Solutions for logging uphill
By Jean-Luc Bernier
Nov. 4, 2014 - Twenty-four per cent of the Timber Harvest Land Base volume in B.C. is on slopes greater than 35 per cent. How can it be harvested safely, economically and without environmental damage? FPInnovations’ research develops timely, cost effective solutions to save lives, jobs and money.
Harvesting on steep terrain in British Columbia has often been deferred in favour of less costly options. However, the need to harvest the timber profile will force greater attention on steep slopes all while experienced skilled workers are retiring from the workforce. The introduction of young, inexperienced workers onto difficult terrain will create risks, which will create greater need for safety innovations. It is no secret that recruitment of new workers may depend on a good safety record.
FPInnovations is focused on promoting mechanization as an alternative to manual falling. The aim is to get workers off the hillside and into equipment with protected cabs. The Stability Testing project is using tilt-table testing and modelling of forest machine configurations to develop a Machine Stability Rating system which should serve as due diligence and facilitate the use of ground-based harvesting on slopes in excess of steep slope regulations.
Winch-assisted technology can also extend mechanization on steep slopes. To take a closer look at available technologies, harvesting operations researcher Brian Boswell is responsible for investigating tethering systems used in Europe as part of the foreign technology project. FPInnovations has submitted a multi-year joint application to the Western Diversification Fund for $1.1 million in partnership with the BC Forest Safety Council specifically to develop a Machine Stability Rating System, a dashboard stability indicator, as well as to assist with the development of a tethering system for harvesting.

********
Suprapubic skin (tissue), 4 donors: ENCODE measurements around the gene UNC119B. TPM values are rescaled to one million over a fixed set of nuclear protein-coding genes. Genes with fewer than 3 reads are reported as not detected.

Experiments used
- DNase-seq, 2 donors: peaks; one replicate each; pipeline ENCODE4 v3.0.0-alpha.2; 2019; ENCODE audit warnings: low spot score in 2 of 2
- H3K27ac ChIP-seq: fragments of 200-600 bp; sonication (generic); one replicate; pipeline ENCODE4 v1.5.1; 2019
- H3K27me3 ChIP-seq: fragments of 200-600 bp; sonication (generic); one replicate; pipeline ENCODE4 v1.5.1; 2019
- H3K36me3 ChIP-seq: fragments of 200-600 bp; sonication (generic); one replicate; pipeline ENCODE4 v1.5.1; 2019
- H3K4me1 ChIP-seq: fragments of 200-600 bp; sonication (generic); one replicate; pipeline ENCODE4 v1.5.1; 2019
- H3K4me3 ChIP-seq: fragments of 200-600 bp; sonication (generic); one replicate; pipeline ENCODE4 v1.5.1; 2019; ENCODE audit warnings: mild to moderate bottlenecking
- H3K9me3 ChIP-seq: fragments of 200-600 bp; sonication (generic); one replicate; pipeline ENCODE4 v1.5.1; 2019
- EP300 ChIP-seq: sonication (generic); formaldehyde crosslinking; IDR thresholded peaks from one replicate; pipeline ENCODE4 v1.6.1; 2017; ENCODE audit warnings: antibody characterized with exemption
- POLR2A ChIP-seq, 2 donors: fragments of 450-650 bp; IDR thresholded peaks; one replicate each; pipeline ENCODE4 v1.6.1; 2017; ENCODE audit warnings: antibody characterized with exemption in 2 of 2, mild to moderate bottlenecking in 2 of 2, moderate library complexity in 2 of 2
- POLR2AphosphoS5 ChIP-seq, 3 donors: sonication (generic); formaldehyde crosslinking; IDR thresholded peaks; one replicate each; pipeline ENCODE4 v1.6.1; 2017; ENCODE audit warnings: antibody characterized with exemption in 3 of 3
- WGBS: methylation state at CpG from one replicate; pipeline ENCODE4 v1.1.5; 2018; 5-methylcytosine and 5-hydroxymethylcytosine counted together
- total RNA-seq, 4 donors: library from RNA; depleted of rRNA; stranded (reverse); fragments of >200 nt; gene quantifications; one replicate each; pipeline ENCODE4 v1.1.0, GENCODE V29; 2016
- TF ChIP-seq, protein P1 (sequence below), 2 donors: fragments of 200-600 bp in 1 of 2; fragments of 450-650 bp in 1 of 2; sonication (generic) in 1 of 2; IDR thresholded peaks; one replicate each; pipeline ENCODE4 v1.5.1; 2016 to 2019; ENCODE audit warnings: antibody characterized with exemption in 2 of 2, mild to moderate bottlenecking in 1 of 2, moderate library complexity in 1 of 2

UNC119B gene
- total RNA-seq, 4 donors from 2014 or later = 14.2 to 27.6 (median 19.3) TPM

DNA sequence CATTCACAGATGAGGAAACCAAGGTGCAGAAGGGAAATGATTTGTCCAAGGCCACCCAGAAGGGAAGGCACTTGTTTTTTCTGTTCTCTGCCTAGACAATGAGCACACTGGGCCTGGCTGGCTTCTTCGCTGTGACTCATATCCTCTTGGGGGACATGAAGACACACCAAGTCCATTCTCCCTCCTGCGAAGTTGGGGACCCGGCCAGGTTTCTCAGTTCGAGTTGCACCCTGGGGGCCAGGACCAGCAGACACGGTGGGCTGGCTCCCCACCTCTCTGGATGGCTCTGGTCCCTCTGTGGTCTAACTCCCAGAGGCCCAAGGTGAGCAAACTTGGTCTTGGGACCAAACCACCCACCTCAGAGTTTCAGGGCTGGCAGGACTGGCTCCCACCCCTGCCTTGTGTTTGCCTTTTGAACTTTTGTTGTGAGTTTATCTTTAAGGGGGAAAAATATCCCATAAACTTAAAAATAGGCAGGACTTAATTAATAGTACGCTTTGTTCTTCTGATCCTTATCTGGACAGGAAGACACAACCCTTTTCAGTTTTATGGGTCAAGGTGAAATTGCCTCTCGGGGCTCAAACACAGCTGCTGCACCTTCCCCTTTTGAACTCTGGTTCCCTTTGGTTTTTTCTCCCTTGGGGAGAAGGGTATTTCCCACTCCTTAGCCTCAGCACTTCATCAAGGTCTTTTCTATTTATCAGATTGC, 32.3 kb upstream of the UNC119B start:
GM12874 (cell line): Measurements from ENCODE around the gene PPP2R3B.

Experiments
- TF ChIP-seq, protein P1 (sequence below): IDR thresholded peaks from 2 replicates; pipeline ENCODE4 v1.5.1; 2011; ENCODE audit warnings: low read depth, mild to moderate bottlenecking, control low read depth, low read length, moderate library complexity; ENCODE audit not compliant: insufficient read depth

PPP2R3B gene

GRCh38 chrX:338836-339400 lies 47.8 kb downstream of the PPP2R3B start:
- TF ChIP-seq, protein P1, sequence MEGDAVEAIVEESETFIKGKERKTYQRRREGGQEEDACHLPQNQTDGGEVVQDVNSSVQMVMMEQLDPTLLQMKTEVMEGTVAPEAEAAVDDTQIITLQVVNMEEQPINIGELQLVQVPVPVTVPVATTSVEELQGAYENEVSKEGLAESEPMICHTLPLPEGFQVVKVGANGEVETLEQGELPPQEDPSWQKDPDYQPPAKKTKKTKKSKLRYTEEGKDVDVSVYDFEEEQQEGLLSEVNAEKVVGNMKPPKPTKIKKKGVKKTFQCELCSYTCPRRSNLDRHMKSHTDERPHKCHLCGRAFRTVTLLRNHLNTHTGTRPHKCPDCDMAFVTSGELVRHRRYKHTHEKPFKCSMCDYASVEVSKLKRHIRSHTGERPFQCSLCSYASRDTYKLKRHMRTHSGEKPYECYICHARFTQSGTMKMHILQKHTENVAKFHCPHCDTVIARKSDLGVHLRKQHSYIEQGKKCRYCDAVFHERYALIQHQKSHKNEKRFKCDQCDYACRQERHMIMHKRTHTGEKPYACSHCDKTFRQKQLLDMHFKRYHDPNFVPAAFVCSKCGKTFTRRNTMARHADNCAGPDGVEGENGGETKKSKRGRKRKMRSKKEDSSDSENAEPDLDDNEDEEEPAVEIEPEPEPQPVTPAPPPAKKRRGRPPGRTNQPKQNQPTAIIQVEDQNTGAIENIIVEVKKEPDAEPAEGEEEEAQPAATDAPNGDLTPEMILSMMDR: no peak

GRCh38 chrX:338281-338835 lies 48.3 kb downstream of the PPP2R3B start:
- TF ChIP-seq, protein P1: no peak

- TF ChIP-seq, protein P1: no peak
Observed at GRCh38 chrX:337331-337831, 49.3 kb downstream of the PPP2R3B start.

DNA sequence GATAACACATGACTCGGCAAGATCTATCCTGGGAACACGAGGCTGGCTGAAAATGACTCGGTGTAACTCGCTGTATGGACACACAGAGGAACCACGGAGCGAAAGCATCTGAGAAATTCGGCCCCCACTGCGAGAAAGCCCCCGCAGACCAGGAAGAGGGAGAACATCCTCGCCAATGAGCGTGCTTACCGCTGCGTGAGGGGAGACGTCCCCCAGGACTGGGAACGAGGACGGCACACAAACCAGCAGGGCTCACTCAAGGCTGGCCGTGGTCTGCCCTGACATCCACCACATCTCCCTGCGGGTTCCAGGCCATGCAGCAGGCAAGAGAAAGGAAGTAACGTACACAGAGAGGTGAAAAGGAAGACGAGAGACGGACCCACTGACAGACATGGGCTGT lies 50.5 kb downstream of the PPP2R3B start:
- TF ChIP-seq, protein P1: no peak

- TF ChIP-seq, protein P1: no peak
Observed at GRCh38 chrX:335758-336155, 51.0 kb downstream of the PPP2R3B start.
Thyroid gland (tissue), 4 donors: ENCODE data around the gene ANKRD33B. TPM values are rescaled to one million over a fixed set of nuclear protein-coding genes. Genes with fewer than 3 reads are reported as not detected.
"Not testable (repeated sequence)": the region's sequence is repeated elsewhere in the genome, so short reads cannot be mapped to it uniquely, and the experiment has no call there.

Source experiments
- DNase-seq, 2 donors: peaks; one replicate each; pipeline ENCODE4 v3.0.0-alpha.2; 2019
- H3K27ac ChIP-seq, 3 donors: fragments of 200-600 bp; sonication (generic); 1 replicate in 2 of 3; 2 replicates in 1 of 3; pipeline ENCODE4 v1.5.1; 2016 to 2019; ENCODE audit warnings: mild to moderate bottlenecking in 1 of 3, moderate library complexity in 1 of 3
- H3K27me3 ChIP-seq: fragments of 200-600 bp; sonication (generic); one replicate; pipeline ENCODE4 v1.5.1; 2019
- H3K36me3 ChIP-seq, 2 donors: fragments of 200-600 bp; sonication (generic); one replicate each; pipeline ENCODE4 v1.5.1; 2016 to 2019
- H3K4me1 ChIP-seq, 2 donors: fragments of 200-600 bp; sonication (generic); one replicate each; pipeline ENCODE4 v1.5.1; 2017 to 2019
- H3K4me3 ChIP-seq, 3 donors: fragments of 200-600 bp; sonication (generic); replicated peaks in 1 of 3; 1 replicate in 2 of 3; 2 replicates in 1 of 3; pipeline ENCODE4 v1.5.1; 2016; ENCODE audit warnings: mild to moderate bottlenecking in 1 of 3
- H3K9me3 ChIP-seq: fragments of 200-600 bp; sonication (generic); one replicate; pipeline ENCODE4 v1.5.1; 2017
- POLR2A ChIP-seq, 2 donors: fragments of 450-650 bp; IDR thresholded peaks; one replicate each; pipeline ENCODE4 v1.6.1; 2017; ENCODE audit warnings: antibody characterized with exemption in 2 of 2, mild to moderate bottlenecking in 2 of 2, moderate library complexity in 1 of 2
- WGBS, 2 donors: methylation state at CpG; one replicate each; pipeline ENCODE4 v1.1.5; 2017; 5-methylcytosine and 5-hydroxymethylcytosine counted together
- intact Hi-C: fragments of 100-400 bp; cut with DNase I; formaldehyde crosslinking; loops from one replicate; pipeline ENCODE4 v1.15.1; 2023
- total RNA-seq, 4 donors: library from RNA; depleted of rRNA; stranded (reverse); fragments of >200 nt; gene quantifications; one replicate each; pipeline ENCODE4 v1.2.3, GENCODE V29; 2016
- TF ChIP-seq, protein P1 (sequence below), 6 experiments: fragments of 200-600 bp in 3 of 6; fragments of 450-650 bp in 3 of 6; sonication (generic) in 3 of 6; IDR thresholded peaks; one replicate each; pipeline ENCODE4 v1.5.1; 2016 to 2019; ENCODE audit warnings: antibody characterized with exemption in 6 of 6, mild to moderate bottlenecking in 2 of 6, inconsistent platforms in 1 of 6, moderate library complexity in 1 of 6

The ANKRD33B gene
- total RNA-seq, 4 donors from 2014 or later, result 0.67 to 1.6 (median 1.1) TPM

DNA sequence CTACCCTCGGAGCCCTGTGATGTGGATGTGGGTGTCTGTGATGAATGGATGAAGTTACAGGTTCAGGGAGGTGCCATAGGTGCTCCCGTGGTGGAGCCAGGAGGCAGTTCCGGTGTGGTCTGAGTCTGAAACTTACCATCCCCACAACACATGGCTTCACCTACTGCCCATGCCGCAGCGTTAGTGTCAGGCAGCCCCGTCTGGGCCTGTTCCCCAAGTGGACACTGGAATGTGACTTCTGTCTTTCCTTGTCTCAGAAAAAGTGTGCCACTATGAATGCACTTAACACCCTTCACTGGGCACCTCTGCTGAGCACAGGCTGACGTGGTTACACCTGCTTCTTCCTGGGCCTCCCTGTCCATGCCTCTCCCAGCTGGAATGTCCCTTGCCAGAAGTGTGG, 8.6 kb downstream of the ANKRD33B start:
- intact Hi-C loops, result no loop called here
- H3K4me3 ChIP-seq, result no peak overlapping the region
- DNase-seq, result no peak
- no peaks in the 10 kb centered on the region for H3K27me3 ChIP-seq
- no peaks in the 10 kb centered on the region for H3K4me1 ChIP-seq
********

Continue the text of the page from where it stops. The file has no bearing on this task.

Initial results showed that traction aid winches have been used to tether wheeled harvesters and forwarders for a number of years on slopes between 35 and 50 per cent in central Europe. The primary application is with cut-to-length systems and the primary motivation behind these developments is to minimize soil disturbance, although improved safety is also a consideration. The incorporation of winches to the wheeled drive systems of European production machines appears to be well refined. In New Zealand, winches are incorporated to tracked drive systems similar to the tracked feller-bunchers currently operating in B.C. One such machine is currently operating in B.C. and has been studied by FPInnovations.
The industry in B.C. also recognizes that timber on steep ground is the next fibre reservoir, as timber on gentle terrain has been heavily consumed during the economic downturn and mountain pine beetle salvage. This new reality commended a greater effort to reduce steep slope harvesting costs. As such, FPInnovations is proposing to partner with industry, government, manufacturers, universities and international organizations to create an integrated multi-year research program. One that will see increased access to economically available timber from steep terrain by at least 3 million cubic metres per year, increased margins by 50 per cent on fibre from steep terrain and new technologies and innovative approaches for maximum safety and minimal environmental impact. Objectives are high but so are the stakes. The Steep Slope Initiative will be showcased during a special workshop open to FPInnovations members, their contractors and invited guests only.
For more information about FPInnovations Steep Slope Initiative, please contact Brian Boswell at